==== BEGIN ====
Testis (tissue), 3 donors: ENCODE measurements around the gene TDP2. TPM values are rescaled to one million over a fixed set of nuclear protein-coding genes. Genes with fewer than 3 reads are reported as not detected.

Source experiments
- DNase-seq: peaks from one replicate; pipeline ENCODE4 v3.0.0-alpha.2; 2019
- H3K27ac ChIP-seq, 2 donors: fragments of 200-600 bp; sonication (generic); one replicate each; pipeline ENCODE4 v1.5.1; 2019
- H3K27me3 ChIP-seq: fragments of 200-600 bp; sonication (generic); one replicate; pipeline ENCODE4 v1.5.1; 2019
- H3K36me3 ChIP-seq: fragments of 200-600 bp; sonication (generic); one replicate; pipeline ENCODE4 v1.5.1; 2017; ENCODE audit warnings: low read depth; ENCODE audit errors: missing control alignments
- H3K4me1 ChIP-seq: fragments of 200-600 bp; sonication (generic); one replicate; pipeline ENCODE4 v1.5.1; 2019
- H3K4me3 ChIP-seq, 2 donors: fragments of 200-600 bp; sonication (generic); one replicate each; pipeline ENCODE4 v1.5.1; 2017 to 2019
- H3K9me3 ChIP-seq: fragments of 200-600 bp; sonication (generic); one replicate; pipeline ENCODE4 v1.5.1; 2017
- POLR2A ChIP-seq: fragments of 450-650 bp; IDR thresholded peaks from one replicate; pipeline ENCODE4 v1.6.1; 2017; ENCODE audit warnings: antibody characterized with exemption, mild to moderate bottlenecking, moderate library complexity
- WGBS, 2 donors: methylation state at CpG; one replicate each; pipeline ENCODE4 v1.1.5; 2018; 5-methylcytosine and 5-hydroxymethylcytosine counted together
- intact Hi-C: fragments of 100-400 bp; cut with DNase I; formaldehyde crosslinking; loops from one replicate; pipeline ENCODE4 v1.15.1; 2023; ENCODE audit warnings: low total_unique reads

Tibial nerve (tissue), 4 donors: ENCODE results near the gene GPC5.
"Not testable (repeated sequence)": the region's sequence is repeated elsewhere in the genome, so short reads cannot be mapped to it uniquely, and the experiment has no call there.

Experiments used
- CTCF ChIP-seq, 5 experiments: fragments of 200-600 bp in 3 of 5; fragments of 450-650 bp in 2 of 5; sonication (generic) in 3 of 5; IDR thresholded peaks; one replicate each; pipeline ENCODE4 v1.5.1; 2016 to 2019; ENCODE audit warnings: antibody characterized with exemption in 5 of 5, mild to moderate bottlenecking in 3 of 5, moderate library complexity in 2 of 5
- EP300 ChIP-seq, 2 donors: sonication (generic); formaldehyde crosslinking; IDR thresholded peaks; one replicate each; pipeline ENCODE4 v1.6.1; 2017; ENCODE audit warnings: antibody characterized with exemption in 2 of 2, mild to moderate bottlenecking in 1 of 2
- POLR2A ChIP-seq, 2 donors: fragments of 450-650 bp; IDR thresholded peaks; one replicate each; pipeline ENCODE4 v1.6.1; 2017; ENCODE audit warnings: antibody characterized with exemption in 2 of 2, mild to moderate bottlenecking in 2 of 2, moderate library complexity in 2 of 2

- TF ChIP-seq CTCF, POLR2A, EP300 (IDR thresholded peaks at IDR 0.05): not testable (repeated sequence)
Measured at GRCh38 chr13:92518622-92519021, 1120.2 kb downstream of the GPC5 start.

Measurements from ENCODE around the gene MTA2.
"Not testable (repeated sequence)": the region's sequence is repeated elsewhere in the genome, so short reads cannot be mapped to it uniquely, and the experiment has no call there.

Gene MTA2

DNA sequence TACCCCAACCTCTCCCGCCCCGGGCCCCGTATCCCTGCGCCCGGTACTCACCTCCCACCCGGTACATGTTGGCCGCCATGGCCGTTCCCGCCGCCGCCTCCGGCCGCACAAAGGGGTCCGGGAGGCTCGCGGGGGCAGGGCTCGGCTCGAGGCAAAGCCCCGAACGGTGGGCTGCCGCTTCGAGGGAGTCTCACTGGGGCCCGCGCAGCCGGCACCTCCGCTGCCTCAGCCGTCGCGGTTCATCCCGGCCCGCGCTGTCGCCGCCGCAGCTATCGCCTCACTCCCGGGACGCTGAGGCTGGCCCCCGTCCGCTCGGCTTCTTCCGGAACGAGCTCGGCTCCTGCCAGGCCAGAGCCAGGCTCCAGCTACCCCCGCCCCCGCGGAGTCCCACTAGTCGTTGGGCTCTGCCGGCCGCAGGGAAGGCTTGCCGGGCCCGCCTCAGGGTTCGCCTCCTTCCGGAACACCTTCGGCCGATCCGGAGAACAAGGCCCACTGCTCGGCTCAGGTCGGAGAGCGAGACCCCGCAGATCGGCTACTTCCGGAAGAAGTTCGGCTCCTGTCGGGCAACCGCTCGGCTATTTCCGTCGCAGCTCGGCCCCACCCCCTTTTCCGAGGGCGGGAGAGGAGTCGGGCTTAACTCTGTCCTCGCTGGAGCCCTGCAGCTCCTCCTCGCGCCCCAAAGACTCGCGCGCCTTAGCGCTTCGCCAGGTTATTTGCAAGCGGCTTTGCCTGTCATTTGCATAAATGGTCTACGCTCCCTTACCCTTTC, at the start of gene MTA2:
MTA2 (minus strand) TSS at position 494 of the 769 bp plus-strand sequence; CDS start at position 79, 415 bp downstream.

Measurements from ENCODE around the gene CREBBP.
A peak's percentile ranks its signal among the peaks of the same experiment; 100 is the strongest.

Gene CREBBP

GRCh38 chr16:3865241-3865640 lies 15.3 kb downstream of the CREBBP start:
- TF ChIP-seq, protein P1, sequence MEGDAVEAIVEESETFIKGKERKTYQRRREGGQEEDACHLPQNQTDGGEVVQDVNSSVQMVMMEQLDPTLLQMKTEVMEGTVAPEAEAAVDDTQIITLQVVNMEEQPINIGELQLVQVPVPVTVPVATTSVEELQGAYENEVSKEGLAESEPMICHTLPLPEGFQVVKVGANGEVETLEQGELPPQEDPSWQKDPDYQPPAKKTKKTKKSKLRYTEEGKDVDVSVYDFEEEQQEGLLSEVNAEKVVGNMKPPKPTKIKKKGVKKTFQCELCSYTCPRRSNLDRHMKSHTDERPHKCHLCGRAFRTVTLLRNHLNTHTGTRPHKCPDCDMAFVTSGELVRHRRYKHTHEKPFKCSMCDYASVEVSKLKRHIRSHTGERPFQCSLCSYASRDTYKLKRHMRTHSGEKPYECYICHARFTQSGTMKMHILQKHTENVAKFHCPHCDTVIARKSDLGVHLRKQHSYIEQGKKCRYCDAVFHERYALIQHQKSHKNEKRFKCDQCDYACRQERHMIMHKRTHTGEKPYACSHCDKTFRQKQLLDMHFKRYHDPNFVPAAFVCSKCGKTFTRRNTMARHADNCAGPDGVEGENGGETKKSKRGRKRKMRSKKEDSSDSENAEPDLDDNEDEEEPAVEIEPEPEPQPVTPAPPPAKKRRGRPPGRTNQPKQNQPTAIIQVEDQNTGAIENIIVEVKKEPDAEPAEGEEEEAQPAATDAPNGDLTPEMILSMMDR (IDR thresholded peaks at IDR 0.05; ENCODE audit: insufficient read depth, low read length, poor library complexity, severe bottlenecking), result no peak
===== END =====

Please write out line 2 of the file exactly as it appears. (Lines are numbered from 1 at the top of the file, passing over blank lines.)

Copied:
Source experiments